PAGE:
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Council resolutions take on money in politics, Afghanistan war

'Corporate personhood' and bringing the troops home are on Thursday's agenda

Portland's City Council is scheduled to consider two politically charged resolution supported by Occupy protesters on Thursday.

Both are introduced by Mayor Sam Adams.

One would establish a council position that corporations should not have the same rights as people, that money is not speech and that independent political contributions should be regulated. It attempts to overrule a 2010 U.S. Supreme Court decision that overturned federal laws intended to limit political contribution by corporations and labor unions.

The resolution does not mention unions but says, 'corporations are legally required to put profits for shareholders ahead of concerns for the greatest good of society while individual shareholders as natural persons balance their narrow self-interest and broader public interest when making political decisions.'

The resolution supports amending the U.S. Constitution to reverse the decision. It also asks the City Council to determine the legality and process of referring an advisory measure on the matter to city voters.

Since the ruling, so-called 'corporate personhood' has become an issue among Occupy protesters who believe it favors the wealthy and Democrats, including Oregon U.S. Sen. Jeff Merkley and Oregon Congressmen Kurt Schrader, Earl Blumenauer and Peter Defazio, who have introduced similar measures in Congress.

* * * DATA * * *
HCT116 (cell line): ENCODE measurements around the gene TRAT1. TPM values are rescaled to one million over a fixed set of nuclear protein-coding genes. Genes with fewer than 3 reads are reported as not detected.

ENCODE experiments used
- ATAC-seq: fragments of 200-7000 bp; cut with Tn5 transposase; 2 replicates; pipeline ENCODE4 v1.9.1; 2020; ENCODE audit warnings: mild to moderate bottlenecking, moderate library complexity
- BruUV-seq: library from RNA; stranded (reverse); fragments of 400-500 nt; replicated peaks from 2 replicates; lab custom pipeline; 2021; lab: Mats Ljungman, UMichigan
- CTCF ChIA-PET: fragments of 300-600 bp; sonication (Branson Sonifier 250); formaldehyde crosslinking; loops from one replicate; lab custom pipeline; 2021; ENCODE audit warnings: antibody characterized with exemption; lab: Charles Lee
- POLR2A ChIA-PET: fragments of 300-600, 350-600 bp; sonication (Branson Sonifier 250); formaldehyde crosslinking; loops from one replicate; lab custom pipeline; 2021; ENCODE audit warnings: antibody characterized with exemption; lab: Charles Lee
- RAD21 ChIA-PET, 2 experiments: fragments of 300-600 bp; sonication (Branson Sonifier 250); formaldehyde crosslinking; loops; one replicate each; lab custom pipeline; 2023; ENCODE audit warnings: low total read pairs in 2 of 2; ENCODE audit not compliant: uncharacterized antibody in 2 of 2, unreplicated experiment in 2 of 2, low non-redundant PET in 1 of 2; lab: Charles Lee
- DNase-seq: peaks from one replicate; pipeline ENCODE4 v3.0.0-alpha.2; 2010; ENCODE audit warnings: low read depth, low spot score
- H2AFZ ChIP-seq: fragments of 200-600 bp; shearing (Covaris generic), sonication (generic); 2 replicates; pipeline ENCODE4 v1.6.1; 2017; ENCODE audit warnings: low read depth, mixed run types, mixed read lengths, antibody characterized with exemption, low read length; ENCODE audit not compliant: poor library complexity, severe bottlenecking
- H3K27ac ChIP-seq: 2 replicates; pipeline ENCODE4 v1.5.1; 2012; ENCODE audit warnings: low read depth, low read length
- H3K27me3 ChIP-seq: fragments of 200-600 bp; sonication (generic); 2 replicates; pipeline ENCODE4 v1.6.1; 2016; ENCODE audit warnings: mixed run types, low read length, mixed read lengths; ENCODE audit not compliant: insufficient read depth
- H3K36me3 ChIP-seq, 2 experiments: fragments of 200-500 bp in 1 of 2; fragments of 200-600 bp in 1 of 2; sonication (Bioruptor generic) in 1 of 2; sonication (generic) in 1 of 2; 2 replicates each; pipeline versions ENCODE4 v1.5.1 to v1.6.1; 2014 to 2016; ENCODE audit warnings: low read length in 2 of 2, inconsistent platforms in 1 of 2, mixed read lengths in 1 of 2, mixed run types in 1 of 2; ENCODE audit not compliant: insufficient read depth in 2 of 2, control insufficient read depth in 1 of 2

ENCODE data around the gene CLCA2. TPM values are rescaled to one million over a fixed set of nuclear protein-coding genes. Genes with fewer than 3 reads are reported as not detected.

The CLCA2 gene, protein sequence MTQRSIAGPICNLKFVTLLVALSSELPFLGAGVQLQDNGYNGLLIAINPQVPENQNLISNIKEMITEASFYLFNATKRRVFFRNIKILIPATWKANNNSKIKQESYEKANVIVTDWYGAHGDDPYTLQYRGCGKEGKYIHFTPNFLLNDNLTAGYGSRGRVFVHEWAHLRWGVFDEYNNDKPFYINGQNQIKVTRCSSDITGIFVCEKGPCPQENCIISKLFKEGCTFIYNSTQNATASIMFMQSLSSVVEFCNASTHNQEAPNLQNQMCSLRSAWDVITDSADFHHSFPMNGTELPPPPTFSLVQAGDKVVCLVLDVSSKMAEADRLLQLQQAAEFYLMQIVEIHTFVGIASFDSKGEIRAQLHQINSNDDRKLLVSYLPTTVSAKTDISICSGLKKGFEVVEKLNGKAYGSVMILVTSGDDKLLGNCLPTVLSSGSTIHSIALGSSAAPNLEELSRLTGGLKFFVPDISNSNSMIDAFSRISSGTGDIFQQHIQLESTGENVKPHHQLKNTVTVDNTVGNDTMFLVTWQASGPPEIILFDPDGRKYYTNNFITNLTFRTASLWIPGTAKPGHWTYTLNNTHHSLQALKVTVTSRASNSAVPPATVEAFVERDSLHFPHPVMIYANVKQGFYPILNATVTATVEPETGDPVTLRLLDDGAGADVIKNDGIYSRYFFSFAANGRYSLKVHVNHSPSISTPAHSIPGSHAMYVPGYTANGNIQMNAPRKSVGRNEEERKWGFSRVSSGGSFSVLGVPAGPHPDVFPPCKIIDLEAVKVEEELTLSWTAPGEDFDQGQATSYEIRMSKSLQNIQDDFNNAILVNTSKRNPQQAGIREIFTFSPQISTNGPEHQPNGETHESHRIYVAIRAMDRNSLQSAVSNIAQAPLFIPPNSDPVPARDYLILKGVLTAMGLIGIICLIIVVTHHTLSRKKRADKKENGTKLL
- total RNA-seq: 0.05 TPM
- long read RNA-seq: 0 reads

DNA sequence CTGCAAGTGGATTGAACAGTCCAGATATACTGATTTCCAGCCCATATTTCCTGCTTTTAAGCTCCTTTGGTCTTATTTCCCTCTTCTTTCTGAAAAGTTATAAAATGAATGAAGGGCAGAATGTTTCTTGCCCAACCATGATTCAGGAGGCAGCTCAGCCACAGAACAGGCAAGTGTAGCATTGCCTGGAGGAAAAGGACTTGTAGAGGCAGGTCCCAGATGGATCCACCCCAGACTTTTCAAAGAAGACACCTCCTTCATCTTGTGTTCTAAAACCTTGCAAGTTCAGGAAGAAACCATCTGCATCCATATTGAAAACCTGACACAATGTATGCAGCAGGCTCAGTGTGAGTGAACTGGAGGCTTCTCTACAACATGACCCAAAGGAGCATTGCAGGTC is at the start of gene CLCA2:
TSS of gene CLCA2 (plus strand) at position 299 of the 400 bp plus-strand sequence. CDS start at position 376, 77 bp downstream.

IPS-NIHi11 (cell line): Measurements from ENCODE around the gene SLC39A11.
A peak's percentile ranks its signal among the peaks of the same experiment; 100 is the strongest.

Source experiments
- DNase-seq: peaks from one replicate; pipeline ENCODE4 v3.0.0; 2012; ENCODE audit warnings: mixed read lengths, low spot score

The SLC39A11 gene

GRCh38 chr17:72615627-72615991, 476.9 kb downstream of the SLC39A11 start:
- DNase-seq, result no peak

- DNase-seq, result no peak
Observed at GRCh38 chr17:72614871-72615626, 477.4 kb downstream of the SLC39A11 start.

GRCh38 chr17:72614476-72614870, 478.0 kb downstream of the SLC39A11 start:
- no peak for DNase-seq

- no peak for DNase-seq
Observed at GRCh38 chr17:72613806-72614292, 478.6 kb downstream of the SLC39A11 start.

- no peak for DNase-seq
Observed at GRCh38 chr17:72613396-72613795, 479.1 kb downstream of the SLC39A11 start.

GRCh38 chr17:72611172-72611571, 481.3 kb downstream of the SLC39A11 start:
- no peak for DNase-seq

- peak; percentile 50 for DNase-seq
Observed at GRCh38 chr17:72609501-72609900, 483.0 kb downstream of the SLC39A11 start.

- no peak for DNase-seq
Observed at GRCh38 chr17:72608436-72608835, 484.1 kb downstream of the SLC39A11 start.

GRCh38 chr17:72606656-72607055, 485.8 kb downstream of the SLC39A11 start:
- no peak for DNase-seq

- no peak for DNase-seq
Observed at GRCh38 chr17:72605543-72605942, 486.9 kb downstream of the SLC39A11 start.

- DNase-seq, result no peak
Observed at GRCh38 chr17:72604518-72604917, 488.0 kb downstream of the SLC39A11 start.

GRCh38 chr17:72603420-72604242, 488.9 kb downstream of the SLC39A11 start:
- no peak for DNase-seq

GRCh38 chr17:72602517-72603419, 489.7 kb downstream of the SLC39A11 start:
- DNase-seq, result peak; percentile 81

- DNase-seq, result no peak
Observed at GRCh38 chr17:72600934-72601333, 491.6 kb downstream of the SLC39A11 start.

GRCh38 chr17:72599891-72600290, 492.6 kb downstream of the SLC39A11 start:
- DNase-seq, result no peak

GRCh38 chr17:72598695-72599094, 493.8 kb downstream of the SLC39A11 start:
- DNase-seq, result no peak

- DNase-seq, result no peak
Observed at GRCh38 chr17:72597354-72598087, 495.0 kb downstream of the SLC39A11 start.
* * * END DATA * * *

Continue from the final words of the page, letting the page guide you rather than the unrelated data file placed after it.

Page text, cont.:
Testifying in support for such a resolution before the council last week, Donna Noonan said a ballot measure on the matter would help educate the public about the issue and help support a national campaign to back the proposed constitutional amendment.

Ironically, most of the unregulated political money being spent now is being used against various Republican presidential candidates. That is expected to change in the general election, however, when much if not most of the money will be directed against President Obama.

Adams' second resolution praises U.S troops and their families, applaud the end of American operations in Iraq, calls for further drawdowns of troops in Afghanistan, and says the savings should be redirected to meet domestic needs. Programs supported in the resolution include job creation, rebuilding America's infrastructure, aiding municipal and state governments, reducing the federal debt, and developing a new economy based upon renewable, sustainable energy.

The council is scheduled to hold a hearing on the resolutions at 2 p.m. on Dec. 12.

The position on "corporate personhood" is also included in the city's proposed 2012 Legislative Agenda, which the council is expected to consider after the hearing.